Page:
When Louis C.K. brought Louie to FX four years ago, his lovable-loser gags were agonizingly believable. He seethed with misery and self-loathing, whether his masturbation jokes were about doing it to the wedding album he discovered in the garbage or doing it while the Twin Towers were falling down. But it's a different joke four years later, now that he's turned his anti-social brilliance into a groundbreaking TV success, turning into a world-beating comedy legend in the process. By now he's the loser slob as warrior king.
So why does he still despise himself so much? That's the question that makes Louie darker than ever as the fourth season begins. After all, Louis C.K. is the guy we can all dream of being. He's the everyschlub's best-case scenario. He's at the top of the food chain, even if every link in the chain is a Cinnabon. And he's too smart to pretend he doesn't know it – but instead of making him cocky, it seems success has beaten him down. In the new season, every joke seems to ask, "If I'm such a genius at being a loser, why am I still such a loser? And how late is that Cinnabon open?"
It's definitely the most negative and claustrophobic season of this never-exactly-bubbly sitcom. Each week, we see the misadventures of the struggling comedian and divorced dad, fumbling through awkward dates and soul-crushing gigs in sleazy clubs. And he's feeling his age, even though it's tough to imagine this guy was ever young. "Life is short – a lot of people are fond of saying that," he says in one of the stand-up bits. "And it is. Life is short – if you're a child who died. But at 46, it's not short anymore. It's long, man. Life – it feels like it's taking a long time to get through this shit."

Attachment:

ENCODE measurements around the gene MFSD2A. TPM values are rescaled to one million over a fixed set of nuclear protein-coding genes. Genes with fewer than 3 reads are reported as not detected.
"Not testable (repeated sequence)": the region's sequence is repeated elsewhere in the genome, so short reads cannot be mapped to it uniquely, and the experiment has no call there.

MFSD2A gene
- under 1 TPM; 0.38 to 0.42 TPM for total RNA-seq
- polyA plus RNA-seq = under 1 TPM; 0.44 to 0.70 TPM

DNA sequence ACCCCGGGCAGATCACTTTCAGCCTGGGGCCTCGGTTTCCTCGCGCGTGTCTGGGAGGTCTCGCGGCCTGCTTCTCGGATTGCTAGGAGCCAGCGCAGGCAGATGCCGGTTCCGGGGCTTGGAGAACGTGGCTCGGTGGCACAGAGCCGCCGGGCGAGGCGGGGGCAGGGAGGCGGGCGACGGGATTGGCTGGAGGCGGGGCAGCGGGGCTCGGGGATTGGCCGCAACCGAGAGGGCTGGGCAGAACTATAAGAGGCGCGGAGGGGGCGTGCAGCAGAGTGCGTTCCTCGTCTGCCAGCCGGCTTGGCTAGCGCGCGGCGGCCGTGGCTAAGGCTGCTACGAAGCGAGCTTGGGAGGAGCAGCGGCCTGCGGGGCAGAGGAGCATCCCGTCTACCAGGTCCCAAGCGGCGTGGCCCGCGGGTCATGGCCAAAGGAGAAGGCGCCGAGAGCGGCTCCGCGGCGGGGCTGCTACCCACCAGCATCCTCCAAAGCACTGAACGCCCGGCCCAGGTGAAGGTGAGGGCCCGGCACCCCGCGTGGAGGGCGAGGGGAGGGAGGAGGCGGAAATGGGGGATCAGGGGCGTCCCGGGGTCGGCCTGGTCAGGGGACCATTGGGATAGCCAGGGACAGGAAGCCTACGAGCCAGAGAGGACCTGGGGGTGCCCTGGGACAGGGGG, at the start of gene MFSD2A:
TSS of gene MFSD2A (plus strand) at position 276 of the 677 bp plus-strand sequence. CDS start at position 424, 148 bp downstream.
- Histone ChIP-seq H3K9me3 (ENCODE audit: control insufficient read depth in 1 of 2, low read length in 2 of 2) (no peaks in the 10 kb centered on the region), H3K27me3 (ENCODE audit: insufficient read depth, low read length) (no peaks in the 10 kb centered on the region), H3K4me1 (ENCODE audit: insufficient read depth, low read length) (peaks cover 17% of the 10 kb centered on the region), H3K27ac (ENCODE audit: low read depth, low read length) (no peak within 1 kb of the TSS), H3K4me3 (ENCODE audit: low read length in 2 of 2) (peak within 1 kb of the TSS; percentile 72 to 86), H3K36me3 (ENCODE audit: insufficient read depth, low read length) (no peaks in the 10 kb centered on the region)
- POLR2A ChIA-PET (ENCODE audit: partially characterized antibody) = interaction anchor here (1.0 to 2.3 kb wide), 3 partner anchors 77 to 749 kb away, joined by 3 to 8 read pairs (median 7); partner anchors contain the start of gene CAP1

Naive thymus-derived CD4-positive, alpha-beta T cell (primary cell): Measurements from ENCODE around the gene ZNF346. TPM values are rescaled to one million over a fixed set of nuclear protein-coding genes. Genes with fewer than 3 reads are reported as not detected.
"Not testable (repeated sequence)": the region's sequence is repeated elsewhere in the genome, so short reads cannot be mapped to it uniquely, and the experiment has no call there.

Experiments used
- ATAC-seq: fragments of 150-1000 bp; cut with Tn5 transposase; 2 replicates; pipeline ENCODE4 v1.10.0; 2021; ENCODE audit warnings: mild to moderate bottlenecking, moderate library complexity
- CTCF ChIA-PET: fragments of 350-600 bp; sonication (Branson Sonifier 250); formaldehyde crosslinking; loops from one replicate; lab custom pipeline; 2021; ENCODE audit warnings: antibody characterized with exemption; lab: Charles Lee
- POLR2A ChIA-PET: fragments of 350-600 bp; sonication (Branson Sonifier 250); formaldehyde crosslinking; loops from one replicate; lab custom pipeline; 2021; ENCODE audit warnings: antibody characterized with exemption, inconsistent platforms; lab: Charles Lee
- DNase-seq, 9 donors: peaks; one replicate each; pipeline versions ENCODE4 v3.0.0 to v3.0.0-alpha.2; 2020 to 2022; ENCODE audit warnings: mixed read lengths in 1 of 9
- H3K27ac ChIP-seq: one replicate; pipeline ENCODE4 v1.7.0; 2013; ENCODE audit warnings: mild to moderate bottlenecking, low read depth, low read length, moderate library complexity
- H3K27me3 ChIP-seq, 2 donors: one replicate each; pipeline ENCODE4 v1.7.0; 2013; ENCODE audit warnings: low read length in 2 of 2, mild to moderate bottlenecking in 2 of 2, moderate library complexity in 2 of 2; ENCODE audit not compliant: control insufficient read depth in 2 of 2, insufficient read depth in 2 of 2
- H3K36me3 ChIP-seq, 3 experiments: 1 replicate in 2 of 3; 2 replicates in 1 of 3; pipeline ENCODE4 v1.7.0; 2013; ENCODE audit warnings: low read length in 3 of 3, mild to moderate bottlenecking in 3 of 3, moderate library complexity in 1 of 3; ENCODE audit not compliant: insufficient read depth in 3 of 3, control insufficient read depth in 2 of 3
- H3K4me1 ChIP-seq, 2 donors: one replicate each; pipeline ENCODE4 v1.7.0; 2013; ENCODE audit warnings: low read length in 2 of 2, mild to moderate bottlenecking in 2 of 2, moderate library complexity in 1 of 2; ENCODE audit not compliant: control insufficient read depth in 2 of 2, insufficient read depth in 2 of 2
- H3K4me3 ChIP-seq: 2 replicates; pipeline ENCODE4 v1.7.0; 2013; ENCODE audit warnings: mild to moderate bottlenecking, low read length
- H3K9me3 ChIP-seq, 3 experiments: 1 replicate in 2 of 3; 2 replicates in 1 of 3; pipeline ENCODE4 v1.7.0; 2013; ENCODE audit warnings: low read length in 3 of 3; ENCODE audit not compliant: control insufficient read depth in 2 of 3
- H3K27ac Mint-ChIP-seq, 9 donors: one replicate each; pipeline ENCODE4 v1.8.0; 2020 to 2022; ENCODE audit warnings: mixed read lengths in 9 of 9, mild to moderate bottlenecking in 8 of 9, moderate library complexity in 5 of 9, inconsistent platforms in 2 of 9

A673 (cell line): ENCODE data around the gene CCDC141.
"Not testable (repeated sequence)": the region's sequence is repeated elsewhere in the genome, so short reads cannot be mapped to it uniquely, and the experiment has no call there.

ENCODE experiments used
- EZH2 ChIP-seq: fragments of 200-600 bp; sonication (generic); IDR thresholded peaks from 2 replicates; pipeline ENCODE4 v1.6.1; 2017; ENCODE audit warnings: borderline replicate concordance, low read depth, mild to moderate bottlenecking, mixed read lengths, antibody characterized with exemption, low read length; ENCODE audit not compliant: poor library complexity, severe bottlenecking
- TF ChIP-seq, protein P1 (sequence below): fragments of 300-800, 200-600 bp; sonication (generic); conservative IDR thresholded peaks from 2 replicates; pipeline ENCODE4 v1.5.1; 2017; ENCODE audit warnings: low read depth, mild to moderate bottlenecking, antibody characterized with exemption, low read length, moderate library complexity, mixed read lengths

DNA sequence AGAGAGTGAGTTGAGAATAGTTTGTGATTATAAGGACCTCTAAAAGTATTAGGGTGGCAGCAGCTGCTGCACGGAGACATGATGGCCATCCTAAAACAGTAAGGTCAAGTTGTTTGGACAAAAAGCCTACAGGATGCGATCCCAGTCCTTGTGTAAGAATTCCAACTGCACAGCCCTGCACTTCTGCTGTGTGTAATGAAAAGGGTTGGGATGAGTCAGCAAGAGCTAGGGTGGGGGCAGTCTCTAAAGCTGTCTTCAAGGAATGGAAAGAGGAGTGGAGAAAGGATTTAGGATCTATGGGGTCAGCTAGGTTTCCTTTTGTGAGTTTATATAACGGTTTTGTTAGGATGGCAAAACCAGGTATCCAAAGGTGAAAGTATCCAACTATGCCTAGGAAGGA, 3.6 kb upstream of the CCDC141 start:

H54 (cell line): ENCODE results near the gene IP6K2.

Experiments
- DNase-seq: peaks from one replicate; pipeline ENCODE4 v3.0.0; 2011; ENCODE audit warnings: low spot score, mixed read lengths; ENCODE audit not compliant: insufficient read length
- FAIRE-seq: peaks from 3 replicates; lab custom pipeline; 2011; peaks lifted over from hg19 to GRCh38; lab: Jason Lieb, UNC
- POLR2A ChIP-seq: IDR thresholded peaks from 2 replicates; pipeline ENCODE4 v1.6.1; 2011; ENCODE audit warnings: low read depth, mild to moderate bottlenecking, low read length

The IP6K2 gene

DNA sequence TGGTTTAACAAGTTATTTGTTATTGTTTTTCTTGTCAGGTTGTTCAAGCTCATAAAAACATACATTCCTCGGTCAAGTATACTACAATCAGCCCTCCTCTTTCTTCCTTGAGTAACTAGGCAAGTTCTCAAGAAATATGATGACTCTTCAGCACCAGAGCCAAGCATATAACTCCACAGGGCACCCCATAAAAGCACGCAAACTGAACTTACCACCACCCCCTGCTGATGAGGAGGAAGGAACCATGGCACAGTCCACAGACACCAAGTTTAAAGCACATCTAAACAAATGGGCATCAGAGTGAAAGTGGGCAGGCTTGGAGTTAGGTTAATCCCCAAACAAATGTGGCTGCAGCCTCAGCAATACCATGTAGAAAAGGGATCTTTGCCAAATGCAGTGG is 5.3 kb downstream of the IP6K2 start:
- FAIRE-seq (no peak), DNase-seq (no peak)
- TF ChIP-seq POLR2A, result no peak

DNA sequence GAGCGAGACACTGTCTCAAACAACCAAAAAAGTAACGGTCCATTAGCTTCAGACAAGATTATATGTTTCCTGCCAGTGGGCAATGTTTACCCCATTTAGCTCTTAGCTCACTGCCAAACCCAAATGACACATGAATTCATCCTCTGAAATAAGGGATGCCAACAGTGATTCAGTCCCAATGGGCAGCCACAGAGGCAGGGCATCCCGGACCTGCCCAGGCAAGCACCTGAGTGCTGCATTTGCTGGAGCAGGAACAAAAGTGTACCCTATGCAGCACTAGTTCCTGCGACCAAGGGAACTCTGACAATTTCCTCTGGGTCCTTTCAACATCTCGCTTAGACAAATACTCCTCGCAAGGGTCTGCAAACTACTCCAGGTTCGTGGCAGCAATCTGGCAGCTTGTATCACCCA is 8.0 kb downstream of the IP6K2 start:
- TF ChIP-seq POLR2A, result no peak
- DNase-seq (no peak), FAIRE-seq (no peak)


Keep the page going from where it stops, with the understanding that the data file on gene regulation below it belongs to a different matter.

Believe the man. His world has grown tinier. His social life is more dismal, if you can imagine that. Last season looks like a party by comparison. It took real creative ambition for Louis C.K. to strip his psyche down to even more depressing basics, but he was willing.
Louie finds total humiliation wherever he goes, even when Jerry Seinfeld is personally recruiting him for a charity benefit gig. ("Can you work clean?" Seinfeld asks him. "Can you not say 'dirty sex poop dogs having sex with vagina dirt'?") He bombs in front of audiences and even more so when he tries asking women out. After a surprisingly successful sexual experience, he explains to the woman he's in bed with, "It isn't how I roll." He's right – it isn't.
In a way, the main reason he keeps the stand-up comedy segments is they're the closest he comes to a sincere human connection, if only in the ritualized moments where he tells the audience, "Thanks a lot, you guys – you've been very nice." He doesn't mean it, and they know it, but there's an honesty in the showbiz artifice. The audience is the most uncomplicated and rewarding relationship in his life – a bunch of strangers he can talk to and then leave behind. He reveals much more of himself to them than he does to any of his friends – even when he makes confessions like, "You know you love somebody when you share your innermost secret racism with them."
Louis C.K. is bigger than ever, yet in his moment of triumph he's retreated to the darkest, loneliest corners of his life because that's where he feels at home. It's a bold move – with all the reasons you might admire this guy, envy him, fantasize about being him for a day, he'd still rather make you worry about him. And when it comes to cranking up the worry factor, nobody can touch him.
This story is from the May 22nd, 2014 issue of Rolling Stone.